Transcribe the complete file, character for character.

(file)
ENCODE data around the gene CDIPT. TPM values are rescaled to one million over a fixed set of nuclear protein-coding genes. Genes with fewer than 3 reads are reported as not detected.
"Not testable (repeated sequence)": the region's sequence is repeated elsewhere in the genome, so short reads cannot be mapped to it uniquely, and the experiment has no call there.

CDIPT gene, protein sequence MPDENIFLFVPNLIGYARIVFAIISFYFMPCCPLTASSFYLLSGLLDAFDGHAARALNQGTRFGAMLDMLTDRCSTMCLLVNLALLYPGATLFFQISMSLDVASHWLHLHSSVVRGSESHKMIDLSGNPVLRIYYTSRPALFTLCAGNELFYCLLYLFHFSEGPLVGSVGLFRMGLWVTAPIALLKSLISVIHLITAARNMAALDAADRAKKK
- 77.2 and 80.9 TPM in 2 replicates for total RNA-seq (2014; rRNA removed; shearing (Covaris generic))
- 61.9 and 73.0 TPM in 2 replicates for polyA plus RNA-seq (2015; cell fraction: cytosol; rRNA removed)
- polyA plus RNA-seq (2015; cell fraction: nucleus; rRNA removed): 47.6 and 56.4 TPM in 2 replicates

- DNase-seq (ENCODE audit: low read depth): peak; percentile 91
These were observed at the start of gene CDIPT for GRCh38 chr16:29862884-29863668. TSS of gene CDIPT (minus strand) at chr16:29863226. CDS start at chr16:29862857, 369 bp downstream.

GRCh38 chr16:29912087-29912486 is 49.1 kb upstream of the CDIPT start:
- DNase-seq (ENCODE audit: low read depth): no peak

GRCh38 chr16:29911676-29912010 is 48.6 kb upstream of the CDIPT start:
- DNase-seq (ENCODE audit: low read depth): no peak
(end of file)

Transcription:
ENCODE data around the gene CDIPT. TPM values are rescaled to one million over a fixed set of nuclear protein-coding genes. Genes with fewer than 3 reads are reported as not detected.
"Not testable (repeated sequence)": the region's sequence is repeated elsewhere in the genome, so short reads cannot be mapped to it uniquely, and the experiment has no call there.

CDIPT gene, protein sequence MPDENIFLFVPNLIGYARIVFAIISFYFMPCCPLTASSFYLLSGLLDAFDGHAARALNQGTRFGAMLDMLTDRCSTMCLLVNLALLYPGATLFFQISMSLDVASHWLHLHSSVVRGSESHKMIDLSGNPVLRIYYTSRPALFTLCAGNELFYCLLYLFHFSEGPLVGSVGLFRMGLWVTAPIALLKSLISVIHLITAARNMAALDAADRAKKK
- 77.2 and 80.9 TPM in 2 replicates for total RNA-seq (2014; rRNA removed; shearing (Covaris generic))
- 61.9 and 73.0 TPM in 2 replicates for polyA plus RNA-seq (2015; cell fraction: cytosol; rRNA removed)
- polyA plus RNA-seq (2015; cell fraction: nucleus; rRNA removed): 47.6 and 56.4 TPM in 2 replicates

- DNase-seq (ENCODE audit: low read depth): peak; percentile 91
These were observed at the start of gene CDIPT for GRCh38 chr16:29862884-29863668. TSS of gene CDIPT (minus strand) at chr16:29863226. CDS start at chr16:29862857, 369 bp downstream.

GRCh38 chr16:29912087-29912486 is 49.1 kb upstream of the CDIPT start:
- DNase-seq (ENCODE audit: low read depth): no peak

GRCh38 chr16:29911676-29912010 is 48.6 kb upstream of the CDIPT start:
- DNase-seq (ENCODE audit: low read depth): no peak